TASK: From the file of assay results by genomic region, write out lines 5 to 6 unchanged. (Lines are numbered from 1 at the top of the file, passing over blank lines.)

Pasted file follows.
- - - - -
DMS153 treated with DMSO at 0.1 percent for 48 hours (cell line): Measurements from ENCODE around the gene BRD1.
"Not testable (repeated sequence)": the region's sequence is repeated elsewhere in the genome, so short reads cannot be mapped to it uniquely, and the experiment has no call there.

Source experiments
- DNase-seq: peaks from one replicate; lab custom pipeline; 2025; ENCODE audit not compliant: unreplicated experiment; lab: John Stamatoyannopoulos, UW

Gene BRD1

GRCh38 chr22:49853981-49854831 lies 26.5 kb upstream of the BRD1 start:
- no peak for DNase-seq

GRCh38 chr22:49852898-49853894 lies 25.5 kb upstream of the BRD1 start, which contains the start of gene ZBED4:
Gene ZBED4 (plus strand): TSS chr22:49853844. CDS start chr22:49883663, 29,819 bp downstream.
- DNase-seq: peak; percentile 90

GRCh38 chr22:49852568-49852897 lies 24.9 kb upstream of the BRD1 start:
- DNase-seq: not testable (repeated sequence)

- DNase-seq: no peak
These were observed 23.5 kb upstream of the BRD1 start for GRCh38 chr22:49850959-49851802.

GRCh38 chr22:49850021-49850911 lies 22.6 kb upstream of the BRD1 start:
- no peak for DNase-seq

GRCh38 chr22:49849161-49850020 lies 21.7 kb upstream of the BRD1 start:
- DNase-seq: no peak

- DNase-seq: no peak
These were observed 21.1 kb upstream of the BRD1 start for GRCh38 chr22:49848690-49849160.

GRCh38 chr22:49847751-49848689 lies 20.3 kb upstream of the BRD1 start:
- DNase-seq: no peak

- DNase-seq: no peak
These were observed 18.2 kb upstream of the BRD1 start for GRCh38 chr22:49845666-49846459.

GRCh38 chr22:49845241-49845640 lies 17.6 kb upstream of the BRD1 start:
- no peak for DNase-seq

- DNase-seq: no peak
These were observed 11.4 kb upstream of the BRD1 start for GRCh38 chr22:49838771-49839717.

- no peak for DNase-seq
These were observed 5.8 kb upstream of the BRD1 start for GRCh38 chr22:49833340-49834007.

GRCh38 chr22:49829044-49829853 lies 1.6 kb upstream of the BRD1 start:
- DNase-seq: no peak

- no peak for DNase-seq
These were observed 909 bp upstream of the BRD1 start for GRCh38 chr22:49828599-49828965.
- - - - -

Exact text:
Gene BRD1

GRCh38 chr22:49853981-49854831 lies 26.5 kb upstream of the BRD1 start: